Understand: I'm not saying that a blog can't be any one of these things. The point is that it doesn't need to be. What's exciting about blogs (as I guess is true of any new medium) is the way it allows you to explore new forms of expression in a field where forms are yet to solidify. Throughout history, changes in technology have enabled changes in art (think how the printing press changed writing, think how the development of the pianoforte changed music)
What does this new medium afford us? First, it allows us to be casual (even flippant) in a way that more conventional publishing never did. There's an immediacy to blog writing, a spontaneity, that is hard to maintain in more conventional publications, which usually require a more polished, edited tone. As an exploration of personality, the voice of the blog world is a voice much closer to Bukowski than to Eliot, much closer to Kerouac than to Woolf.
Second, blogs fragment writing space, so that the challenge becomes not so much to write consistently but rather to put together a collage of fragments that are interesting in themselves but together form a consistent picture of a human intelligence. Imagine having to paint a picture where you were allowed just one brush stroke a day and people judged you both on the precision and beauty of that single stroke and on the overall picture that emerged, day by day, from your canvas. Imagine that you had to find ways by which each new stroke could surprise, enhance and reimagine this picture. That's what blogs are like. (What was it Eliot said? "The knowledge imposes a pattern, and falsifies / For the pattern is new in every moment / And every moment is a new and shocking / Valuation of all we have been")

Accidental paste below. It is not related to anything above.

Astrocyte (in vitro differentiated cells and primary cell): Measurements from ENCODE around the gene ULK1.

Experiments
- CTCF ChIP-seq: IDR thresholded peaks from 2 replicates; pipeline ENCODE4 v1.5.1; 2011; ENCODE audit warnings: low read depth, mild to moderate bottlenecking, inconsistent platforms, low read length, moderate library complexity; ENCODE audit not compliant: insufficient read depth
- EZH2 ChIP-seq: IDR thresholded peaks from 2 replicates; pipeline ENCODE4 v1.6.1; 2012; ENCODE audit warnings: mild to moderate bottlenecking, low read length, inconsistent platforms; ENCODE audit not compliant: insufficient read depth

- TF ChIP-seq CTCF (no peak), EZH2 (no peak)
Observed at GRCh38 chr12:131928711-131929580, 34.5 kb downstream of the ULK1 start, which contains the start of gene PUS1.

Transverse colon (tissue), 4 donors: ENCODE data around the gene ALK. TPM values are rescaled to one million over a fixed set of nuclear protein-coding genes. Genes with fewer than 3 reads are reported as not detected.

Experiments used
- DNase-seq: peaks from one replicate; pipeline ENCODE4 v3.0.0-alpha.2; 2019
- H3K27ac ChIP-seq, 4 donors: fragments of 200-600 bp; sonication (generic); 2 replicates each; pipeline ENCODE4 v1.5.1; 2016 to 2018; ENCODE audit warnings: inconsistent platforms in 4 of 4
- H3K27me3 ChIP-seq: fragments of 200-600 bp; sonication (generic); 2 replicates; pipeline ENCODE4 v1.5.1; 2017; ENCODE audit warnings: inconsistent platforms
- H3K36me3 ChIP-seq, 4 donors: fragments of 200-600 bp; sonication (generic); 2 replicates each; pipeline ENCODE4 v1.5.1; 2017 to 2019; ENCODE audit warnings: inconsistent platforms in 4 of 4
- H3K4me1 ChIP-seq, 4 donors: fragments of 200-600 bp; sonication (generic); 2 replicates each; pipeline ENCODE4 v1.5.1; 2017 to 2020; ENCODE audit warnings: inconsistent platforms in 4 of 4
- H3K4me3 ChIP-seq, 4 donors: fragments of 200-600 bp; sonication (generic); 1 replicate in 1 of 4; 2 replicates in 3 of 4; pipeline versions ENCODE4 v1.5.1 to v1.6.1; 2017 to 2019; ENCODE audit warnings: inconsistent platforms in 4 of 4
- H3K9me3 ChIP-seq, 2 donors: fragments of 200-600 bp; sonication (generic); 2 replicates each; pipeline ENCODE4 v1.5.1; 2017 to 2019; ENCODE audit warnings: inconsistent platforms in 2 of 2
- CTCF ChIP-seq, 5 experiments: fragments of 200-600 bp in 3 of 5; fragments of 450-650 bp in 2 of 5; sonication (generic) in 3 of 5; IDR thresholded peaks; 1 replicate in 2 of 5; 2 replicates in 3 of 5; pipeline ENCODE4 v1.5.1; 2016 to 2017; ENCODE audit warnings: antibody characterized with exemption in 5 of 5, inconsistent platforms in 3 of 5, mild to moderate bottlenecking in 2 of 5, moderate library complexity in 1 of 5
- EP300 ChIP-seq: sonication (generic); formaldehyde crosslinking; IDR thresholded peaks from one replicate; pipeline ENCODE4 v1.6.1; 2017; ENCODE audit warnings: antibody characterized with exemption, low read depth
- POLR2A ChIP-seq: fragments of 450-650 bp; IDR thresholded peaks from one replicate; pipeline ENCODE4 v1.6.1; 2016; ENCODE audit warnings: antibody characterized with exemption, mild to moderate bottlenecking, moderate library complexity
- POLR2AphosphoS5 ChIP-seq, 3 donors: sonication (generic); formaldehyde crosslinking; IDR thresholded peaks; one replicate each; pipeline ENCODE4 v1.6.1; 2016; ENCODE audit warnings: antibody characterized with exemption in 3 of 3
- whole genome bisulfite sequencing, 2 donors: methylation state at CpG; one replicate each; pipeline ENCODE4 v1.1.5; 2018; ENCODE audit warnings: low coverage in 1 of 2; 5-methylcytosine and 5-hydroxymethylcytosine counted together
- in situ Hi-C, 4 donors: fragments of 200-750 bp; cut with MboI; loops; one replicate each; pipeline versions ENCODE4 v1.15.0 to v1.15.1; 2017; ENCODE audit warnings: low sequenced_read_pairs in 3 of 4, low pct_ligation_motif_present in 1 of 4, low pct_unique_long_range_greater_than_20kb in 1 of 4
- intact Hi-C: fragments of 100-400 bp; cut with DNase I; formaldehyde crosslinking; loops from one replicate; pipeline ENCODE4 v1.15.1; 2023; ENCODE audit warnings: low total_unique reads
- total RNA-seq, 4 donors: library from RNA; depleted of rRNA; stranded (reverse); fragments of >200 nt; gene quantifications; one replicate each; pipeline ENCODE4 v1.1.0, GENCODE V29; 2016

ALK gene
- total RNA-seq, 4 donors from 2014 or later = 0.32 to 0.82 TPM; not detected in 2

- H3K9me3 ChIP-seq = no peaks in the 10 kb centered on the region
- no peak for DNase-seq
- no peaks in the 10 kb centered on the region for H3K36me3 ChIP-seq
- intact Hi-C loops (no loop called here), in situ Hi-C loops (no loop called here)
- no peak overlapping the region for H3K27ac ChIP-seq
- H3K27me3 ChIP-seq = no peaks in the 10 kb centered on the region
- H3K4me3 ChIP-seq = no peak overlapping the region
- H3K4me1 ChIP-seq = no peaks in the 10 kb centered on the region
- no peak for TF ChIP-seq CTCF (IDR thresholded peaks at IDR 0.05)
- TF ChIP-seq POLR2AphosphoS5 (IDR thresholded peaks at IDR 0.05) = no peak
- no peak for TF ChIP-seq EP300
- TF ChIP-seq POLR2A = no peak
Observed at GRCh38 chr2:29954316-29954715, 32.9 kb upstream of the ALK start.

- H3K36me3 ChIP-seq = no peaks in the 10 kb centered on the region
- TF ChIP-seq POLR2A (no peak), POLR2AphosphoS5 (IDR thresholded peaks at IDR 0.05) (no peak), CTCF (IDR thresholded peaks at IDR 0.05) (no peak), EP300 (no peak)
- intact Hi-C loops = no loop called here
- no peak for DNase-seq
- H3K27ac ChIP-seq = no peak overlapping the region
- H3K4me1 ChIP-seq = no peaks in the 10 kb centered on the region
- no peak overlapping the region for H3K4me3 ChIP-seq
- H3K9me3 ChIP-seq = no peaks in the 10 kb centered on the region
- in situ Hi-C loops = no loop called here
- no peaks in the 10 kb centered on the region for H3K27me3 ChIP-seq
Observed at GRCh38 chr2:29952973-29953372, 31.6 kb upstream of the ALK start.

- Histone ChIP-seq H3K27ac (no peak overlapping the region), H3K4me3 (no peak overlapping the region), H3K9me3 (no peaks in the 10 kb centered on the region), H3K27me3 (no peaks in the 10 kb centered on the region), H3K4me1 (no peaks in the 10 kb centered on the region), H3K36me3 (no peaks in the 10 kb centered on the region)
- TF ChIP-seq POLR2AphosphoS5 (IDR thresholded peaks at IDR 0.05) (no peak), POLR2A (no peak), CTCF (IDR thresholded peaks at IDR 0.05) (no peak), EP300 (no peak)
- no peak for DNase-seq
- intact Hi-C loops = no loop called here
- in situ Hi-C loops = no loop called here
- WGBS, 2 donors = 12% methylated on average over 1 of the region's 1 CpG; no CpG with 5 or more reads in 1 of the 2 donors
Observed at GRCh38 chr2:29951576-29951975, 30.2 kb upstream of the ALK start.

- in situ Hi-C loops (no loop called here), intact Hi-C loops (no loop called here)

Third, blogs allow you to conjure with a wide variety of external material - allowing you to cross-reference and connect to other blogs / articles / images. This means that one is able to create a virtual network of ideas, a reverse palimpsest of thought where the reader can either skim the surface or plunge deeper and deeper into one particular post, exploring the trails of thought that led to the one statement, the one idea that finally appeared in the post.
Fourth, of course, blogs allow instant feedback - thus enabling the writer to get reactions from his / her readers almost instantly, and making writing, for once, a more participatory form, almost, in some ways a performance art.**
Fifth (and this is implicit in the second point above, but bears spelling out) blogs focus the writing on the person, rather than on the ideas / issues / events / plots or fictional characters. This is remarkably interesting and fresh perspective to be writing from (though one that comes most naturally, I suspect, to poets)